Given that I am one of the 1.6 million of Kiwis who recently put ''no religion'' on their census form, I don't get too excited about Christmas. But given there were pre-Christian pagan celebrations in late December, that's a good enough excuse to throw a turkey in the oven.
However, one Christmas tradition of which I heartily approve is the reading of Charles Dickens' A Christmas Carol.
Local theatre legend Ray Henwood is currently performing it superbly at Circa. So what is it about A Christmas Carol that still makes it relevant 170 years after it was first published?
Everyone loves the supernatural mumbo-jumbo when mean old Scrooge gets visited by three ghosts who show him the sad life he will lead if he doesn't change his miserly ways.
But a lesser-known part of the story involves two urchins, a boy and girl. These ''yellow, meagre, ragged, scowling, wolfish'' children are called Ignorance and Want, and, as John Key would say, their parents made ''poor choices''.
Anyone who read the excellent report on child poverty released by Children's Commissioner Dr Russell Wills will be aware that Ignorance and Want are alive and well in New Zealand today.
Minister Paula Bennett disputes the report's figure of 270,000 children in poverty and puts it closer to the 100,000 mark. But even that is outrageous.
There is an excellent argument that says in a civilised country we should immediately rectify this terrible inequality. But even if you believe in a competitive society and a ''hand-up, not a handout'' philosophy, you should still be worried about child poverty.
Why? Look at any number of serious criminals and many, though not all, will have grown up in dire poverty. It is not in the interests of the middle class to have really poor children in their midst. As Dickens says of Ignorance, ''beware of this boy, for on his brow I see written that which is Doom, unless the writing be erased''.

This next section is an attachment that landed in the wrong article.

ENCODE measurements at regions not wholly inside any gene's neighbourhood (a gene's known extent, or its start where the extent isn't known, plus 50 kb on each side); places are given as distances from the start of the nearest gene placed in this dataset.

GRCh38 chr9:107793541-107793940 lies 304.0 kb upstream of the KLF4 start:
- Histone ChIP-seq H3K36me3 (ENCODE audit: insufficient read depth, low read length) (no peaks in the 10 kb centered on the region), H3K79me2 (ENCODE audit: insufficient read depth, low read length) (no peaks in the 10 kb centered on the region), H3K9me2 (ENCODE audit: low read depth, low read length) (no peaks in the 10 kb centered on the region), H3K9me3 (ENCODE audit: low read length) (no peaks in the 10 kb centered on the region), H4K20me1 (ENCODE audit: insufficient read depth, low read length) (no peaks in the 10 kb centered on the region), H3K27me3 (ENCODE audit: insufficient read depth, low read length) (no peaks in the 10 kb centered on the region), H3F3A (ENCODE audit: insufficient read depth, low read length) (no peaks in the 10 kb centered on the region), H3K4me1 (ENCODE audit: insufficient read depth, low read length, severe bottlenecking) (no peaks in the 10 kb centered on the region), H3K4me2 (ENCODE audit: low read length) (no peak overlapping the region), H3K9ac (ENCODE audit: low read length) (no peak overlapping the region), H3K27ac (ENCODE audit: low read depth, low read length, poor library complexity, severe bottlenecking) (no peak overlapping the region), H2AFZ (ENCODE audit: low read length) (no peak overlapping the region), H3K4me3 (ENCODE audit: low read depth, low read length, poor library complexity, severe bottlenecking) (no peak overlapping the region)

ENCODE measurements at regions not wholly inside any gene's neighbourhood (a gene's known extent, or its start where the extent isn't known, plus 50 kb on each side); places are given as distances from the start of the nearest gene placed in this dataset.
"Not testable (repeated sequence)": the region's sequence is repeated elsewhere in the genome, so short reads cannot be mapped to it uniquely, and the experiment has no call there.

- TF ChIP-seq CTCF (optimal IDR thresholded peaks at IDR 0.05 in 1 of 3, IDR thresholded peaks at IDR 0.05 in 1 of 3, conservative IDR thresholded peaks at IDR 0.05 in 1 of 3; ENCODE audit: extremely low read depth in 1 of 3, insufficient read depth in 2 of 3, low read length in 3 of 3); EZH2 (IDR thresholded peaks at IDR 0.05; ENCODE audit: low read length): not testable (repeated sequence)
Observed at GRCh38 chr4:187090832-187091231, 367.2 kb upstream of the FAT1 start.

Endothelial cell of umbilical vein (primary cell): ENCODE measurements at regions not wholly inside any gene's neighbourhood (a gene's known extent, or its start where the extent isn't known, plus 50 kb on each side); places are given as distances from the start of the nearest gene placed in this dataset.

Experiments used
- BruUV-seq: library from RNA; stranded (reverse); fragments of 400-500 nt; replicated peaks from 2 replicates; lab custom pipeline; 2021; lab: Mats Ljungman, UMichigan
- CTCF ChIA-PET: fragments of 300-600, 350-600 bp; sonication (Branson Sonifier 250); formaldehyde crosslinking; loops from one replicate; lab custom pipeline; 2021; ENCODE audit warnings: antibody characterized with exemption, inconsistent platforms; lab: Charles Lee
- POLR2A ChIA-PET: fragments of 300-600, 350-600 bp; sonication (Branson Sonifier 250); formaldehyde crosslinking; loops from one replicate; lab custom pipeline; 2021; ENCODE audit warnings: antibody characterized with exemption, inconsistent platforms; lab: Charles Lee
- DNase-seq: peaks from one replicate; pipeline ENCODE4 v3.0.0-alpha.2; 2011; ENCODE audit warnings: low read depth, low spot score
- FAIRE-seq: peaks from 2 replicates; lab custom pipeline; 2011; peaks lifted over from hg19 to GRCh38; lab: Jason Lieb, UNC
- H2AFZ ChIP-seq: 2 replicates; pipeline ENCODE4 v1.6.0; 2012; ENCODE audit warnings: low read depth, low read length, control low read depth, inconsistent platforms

Even some of the Right acknowledge the value in eliminating child poverty. I remember attending a meeting, undercover, of a far-Right think tank some years ago.
All the neo-conservative luminaries were there, though Judith Collins had to leave early to vote against a particularly progressive piece of Labour government legislation. Eventually the topic got around to taxation, and a libertarian screamed that ''all taxation is cannibalism''.
It was quite touching to see Roger Douglas make an impassioned plea for at least some sort of taxation and welfare, as without it, he explained, everyone would have to pay a fortune in personal security as the unemployed burgled and mugged in order to eat.
If we want to create a generational time bomb in this country - an intifada of young, ill-educated and angry youths - then we are going the right way about it.
The first generation of the truly poor was created by Roger Douglas's rationalisations in the 1980s, and topped up by Ruth Richardson and Jenny Shipley with their 1990 benefit cuts.
When Helen Clark came to power, her government kept benefits at Shipleyesque levels, though Labour's reduction in state house rentals helped some poor.
So how concerned is our present government about this second generation of poverty-stricken children? Given they don't even measure it - I'd say it's ''Bah, humbug''.
The Government seems obsessed with measuring exactly where on the league table each children stands in the ''core'' subjects, yet being in the child poverty relegation zone seems unimportant.
Perhaps Mr Key should appoint Hekia Parata minister of social development. She could introduce National Standards on Child Poverty.
All government departments would have to regularly assess poverty, and if any child was to be found living under the poverty line, action would have to be taken immediately.
This Christmas, in between stocking up on turkey and Tattinger, spare a thought for Ignorance and Want. A donation to the heroes at the City Mission and Downtown Community Ministry might add some fizz to your bubbly.
And bear in mind that if we don't do something about child poverty, it won't just be Santa dropping down the chimney in 20 years while the children, and grandchildren, are sleeping.
- © Fairfax NZ News